3. 3. the future of learning Redecker, C. et al. (2011) The Future of Learning: Preparing for Change, European Commission. !
    4. 4. pedagogical challenge• Digital technologies are • Teachers will increasingly find transforming the way we live and they have much in common with work and the way we learn in our educational colleagues working as schools and colleges and in less learning designers in settings as formal settings such as cultural different as museums or institutions, communities and workplaces workplaces • Digital and design literacies in• The best teachers will critically concert with collaborative design engage with new technologies thinking processes will become a and develop new capacities to mark of the educational work creatively with their professional pedagogical possibilities• Teachers will become designers of learning and as learners become active producers of meaning
    5. 5. inspire ideas/inspirations• From Anywhere to Everywhere • Informal learning; A Second learning education; The Other• Learners as designers, design curriculum for learning approaches • Technology enhanced active• Collaboration & Team work learning• A third space/place (cf Ray • Social learning, sharing and Oldenberg) exchange• Learning by doing • Multiplayer games• “Questacon” for educators - • Global educational patterns – but as both users and regional inequalities and designers international student flow• Mobile technologies • ICT – faster, smaller, cheaper and very widely available• Propinquity & Presence • Internet of things• Making learning and learners • Core principle: Do no harm visible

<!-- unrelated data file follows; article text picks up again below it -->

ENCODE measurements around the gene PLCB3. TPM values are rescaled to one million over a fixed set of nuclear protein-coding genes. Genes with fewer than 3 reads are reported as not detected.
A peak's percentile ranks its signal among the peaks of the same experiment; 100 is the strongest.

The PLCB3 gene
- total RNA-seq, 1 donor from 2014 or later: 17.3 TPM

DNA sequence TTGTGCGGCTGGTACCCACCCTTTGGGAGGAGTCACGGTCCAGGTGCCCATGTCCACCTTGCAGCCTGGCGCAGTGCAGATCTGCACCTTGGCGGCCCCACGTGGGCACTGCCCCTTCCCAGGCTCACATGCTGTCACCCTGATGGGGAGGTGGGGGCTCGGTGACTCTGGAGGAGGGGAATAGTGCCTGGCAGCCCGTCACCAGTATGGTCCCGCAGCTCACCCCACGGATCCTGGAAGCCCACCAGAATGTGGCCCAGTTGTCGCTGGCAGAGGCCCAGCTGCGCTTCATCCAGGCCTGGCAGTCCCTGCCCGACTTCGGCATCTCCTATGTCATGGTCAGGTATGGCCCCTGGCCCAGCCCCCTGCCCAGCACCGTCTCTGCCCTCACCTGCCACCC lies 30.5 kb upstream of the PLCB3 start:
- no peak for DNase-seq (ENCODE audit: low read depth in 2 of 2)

6. 6. the power of feedback Feedback is one of the most powerful influences on learning and achievement, but this impact can be either positive or negative ... feedback is conceptualized as information provided by an agent … regarding aspects [of] performance or understanding (Hattie & Timperley, 2007) According to Hattie (2009), the effect-size of feedback is 1.13 which is equivalent to improving achievement by at least one year. Agent – teacher, peer, book, parent, self, experience, the environment? In what ways can the [learning] space serve as agent? Hattie, J. & Timperley, H. (2007). The power of feedback. Review of Educational Research. 77(1): 81-112. Hattie J. (2009). Visible Learning; a synthesis of over 800 meta-analyses relating to achievement London; Routledg